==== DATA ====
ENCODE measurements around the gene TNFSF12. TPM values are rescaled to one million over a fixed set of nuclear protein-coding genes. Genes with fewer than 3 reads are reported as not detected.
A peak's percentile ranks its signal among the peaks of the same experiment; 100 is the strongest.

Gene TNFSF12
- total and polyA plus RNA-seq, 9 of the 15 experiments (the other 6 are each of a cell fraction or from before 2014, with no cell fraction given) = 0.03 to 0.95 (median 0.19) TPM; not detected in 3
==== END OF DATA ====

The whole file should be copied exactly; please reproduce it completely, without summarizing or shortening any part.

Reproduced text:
ENCODE measurements around the gene TNFSF12. TPM values are rescaled to one million over a fixed set of nuclear protein-coding genes. Genes with fewer than 3 reads are reported as not detected.
A peak's percentile ranks its signal among the peaks of the same experiment; 100 is the strongest.

Gene TNFSF12
- total and polyA plus RNA-seq, 9 of the 15 experiments (the other 6 are each of a cell fraction or from before 2014, with no cell fraction given) = 0.03 to 0.95 (median 0.19) TPM; not detected in 3